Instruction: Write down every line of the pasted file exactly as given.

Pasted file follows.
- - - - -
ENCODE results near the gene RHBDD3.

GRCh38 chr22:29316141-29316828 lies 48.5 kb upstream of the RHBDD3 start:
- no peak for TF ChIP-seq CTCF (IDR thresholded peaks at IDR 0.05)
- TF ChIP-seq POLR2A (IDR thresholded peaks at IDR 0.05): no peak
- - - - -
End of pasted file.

ENCODE results near the gene RHBDD3.

GRCh38 chr22:29316141-29316828 lies 48.5 kb upstream of the RHBDD3 start:
- no peak for TF ChIP-seq CTCF (IDR thresholded peaks at IDR 0.05)
- TF ChIP-seq POLR2A (IDR thresholded peaks at IDR 0.05): no peak